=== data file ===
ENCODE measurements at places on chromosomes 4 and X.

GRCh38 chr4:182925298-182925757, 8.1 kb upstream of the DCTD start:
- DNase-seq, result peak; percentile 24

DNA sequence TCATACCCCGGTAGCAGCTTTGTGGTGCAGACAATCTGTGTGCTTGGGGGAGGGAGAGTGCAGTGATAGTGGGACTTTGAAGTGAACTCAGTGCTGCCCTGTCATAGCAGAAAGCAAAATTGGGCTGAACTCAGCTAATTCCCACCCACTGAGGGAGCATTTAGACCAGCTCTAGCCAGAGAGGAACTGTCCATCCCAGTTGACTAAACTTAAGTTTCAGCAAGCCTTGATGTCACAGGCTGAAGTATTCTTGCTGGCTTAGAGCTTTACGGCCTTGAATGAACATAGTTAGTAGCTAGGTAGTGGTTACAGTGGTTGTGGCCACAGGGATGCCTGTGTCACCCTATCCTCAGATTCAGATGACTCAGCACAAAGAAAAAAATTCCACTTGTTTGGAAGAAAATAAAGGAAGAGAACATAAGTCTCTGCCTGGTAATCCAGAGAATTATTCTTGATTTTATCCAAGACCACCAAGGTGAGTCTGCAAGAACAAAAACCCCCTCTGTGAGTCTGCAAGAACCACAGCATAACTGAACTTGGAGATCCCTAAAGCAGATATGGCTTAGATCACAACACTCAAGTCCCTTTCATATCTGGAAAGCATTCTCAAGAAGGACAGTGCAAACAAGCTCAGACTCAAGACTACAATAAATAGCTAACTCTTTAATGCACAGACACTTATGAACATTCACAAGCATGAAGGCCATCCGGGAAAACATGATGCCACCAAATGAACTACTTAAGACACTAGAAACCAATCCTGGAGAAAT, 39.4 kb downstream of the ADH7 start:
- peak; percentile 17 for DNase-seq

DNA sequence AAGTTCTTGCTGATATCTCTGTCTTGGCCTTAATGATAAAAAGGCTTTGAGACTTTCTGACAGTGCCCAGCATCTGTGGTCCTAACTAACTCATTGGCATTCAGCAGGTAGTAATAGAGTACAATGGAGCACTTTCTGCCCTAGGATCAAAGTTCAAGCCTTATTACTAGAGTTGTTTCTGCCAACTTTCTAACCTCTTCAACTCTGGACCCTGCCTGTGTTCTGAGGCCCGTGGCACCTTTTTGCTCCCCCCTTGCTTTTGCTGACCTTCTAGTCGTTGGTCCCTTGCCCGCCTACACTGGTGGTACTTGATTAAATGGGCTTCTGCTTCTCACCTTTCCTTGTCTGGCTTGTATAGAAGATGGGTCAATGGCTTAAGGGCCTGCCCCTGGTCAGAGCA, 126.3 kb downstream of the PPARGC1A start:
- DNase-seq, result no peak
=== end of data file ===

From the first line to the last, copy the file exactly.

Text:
ENCODE measurements at places on chromosomes 4 and X.

GRCh38 chr4:182925298-182925757, 8.1 kb upstream of the DCTD start:
- DNase-seq, result peak; percentile 24

DNA sequence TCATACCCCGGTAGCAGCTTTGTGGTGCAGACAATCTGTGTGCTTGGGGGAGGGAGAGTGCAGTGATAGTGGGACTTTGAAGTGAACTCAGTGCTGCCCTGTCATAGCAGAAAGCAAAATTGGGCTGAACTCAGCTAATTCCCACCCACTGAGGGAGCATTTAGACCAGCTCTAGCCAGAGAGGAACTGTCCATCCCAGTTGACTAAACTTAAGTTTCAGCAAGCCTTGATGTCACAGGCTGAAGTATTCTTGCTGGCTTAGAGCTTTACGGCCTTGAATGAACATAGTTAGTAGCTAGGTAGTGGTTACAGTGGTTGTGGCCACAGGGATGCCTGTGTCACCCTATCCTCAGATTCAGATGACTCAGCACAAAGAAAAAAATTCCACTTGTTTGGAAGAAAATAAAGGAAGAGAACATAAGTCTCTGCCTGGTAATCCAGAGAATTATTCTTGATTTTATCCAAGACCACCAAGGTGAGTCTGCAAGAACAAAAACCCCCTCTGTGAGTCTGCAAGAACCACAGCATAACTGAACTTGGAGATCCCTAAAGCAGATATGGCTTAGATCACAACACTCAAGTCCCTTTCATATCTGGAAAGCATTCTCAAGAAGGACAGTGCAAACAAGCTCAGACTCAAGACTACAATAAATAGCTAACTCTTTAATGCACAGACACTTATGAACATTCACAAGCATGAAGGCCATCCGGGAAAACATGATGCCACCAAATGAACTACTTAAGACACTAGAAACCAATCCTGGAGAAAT, 39.4 kb downstream of the ADH7 start:
- peak; percentile 17 for DNase-seq

DNA sequence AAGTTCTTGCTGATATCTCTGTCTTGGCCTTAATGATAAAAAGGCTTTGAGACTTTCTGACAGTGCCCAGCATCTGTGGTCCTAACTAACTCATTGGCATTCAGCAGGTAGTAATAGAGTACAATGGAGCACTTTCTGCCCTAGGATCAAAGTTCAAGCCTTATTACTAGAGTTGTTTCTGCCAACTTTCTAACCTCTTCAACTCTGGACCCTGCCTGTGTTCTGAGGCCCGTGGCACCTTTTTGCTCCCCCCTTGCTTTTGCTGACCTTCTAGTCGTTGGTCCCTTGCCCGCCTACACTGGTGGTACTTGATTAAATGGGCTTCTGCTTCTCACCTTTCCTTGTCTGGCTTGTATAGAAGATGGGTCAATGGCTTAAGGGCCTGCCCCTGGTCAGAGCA, 126.3 kb downstream of the PPARGC1A start:
- DNase-seq, result no peak